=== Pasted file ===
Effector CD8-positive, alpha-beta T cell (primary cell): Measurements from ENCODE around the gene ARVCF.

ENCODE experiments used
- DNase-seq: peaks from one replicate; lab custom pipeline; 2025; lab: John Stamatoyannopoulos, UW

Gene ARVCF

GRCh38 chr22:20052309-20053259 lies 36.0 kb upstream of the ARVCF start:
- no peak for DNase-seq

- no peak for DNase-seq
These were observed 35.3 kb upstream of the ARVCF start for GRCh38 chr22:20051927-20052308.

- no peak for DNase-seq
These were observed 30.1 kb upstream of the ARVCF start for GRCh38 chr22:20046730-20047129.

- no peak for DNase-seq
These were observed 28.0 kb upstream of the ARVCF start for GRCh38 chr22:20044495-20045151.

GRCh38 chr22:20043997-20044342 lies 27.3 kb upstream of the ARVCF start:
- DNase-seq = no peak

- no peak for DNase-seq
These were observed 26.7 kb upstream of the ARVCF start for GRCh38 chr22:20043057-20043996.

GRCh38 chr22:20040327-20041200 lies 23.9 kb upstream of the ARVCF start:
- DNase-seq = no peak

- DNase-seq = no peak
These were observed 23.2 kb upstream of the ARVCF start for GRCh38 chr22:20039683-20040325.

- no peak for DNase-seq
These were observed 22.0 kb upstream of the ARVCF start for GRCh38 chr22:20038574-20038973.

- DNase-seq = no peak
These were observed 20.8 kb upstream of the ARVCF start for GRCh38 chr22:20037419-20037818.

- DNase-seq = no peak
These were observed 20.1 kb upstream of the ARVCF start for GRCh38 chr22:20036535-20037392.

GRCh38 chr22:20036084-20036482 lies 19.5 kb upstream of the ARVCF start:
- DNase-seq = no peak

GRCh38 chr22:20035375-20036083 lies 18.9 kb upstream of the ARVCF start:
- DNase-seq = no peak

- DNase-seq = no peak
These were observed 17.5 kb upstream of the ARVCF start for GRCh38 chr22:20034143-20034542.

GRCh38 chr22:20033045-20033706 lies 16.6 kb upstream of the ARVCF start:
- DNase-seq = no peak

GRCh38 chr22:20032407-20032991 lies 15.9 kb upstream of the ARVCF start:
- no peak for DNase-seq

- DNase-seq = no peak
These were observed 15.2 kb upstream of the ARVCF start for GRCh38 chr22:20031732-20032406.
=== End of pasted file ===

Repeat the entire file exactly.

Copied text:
Effector CD8-positive, alpha-beta T cell (primary cell): Measurements from ENCODE around the gene ARVCF.

ENCODE experiments used
- DNase-seq: peaks from one replicate; lab custom pipeline; 2025; lab: John Stamatoyannopoulos, UW

Gene ARVCF

GRCh38 chr22:20052309-20053259 lies 36.0 kb upstream of the ARVCF start:
- no peak for DNase-seq

- no peak for DNase-seq
These were observed 35.3 kb upstream of the ARVCF start for GRCh38 chr22:20051927-20052308.

- no peak for DNase-seq
These were observed 30.1 kb upstream of the ARVCF start for GRCh38 chr22:20046730-20047129.

- no peak for DNase-seq
These were observed 28.0 kb upstream of the ARVCF start for GRCh38 chr22:20044495-20045151.

GRCh38 chr22:20043997-20044342 lies 27.3 kb upstream of the ARVCF start:
- DNase-seq = no peak

- no peak for DNase-seq
These were observed 26.7 kb upstream of the ARVCF start for GRCh38 chr22:20043057-20043996.

GRCh38 chr22:20040327-20041200 lies 23.9 kb upstream of the ARVCF start:
- DNase-seq = no peak

- DNase-seq = no peak
These were observed 23.2 kb upstream of the ARVCF start for GRCh38 chr22:20039683-20040325.

- no peak for DNase-seq
These were observed 22.0 kb upstream of the ARVCF start for GRCh38 chr22:20038574-20038973.

- DNase-seq = no peak
These were observed 20.8 kb upstream of the ARVCF start for GRCh38 chr22:20037419-20037818.

- DNase-seq = no peak
These were observed 20.1 kb upstream of the ARVCF start for GRCh38 chr22:20036535-20037392.

GRCh38 chr22:20036084-20036482 lies 19.5 kb upstream of the ARVCF start:
- DNase-seq = no peak

GRCh38 chr22:20035375-20036083 lies 18.9 kb upstream of the ARVCF start:
- DNase-seq = no peak

- DNase-seq = no peak
These were observed 17.5 kb upstream of the ARVCF start for GRCh38 chr22:20034143-20034542.

GRCh38 chr22:20033045-20033706 lies 16.6 kb upstream of the ARVCF start:
- DNase-seq = no peak

GRCh38 chr22:20032407-20032991 lies 15.9 kb upstream of the ARVCF start:
- no peak for DNase-seq

- DNase-seq = no peak
These were observed 15.2 kb upstream of the ARVCF start for GRCh38 chr22:20031732-20032406.